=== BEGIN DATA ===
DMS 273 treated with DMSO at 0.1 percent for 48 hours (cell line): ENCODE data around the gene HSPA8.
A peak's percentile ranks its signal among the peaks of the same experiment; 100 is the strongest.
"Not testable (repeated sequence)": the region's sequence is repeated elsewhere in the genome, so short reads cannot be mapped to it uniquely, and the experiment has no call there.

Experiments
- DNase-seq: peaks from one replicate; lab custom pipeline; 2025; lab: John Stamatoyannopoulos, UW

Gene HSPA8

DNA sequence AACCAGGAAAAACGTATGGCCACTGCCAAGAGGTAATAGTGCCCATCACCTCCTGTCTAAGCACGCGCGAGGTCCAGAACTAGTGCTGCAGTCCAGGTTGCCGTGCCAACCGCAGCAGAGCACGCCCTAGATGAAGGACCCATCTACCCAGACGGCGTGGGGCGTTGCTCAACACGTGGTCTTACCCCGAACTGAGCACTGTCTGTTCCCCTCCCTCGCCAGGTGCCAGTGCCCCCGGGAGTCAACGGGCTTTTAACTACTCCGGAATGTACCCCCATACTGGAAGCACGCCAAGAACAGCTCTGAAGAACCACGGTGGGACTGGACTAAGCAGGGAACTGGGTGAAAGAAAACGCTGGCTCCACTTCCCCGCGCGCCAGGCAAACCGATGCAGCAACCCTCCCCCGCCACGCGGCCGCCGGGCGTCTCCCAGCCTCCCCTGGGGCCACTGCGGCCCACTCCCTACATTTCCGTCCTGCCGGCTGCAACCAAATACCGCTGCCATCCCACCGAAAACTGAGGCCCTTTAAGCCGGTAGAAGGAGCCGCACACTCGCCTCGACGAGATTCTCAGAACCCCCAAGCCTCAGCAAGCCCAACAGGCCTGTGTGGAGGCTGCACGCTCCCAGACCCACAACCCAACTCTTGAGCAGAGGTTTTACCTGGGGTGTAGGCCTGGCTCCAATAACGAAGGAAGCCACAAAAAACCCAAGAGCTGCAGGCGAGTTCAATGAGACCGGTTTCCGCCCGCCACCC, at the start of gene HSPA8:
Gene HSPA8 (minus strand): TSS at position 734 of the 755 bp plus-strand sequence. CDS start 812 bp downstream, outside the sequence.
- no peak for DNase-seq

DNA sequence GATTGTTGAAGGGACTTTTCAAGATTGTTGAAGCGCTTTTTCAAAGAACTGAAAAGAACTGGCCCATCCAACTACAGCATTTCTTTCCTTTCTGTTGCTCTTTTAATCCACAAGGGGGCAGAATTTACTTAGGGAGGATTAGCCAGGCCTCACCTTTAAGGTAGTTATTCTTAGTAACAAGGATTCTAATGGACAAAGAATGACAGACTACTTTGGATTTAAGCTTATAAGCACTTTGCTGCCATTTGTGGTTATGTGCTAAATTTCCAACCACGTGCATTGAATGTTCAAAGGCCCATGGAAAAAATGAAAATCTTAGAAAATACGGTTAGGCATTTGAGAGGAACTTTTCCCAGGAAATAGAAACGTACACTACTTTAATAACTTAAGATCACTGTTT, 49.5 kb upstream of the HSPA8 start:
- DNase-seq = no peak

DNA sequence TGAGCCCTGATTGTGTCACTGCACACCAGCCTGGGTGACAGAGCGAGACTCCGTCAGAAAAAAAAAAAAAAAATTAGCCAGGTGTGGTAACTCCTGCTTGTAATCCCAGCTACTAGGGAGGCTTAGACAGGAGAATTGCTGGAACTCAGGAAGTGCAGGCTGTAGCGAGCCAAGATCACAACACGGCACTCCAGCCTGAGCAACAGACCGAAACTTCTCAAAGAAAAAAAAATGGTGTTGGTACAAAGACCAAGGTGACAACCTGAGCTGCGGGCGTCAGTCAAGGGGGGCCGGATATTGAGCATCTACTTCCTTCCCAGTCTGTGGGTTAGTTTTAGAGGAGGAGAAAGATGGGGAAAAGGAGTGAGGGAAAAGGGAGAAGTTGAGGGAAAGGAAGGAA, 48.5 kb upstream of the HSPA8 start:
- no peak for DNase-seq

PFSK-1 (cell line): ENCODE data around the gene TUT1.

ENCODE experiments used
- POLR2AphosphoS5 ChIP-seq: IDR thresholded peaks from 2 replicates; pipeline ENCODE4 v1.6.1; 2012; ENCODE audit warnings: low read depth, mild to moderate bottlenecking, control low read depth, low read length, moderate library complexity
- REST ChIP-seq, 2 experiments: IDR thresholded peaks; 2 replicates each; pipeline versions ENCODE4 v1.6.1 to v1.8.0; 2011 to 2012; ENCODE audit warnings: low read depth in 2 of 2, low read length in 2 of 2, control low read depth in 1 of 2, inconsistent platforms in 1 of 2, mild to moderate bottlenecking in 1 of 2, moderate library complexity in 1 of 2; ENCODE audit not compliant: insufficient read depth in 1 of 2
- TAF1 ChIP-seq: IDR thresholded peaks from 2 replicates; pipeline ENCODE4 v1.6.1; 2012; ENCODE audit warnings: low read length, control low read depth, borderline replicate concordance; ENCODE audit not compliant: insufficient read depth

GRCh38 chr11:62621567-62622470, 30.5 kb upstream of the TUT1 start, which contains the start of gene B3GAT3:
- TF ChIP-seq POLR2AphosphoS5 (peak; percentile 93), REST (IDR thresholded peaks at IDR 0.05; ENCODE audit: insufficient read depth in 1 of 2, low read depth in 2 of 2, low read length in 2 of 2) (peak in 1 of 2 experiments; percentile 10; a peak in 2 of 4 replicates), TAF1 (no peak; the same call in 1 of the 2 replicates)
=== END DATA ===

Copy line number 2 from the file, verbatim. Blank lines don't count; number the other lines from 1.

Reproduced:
A peak's percentile ranks its signal among the peaks of the same experiment; 100 is the strongest.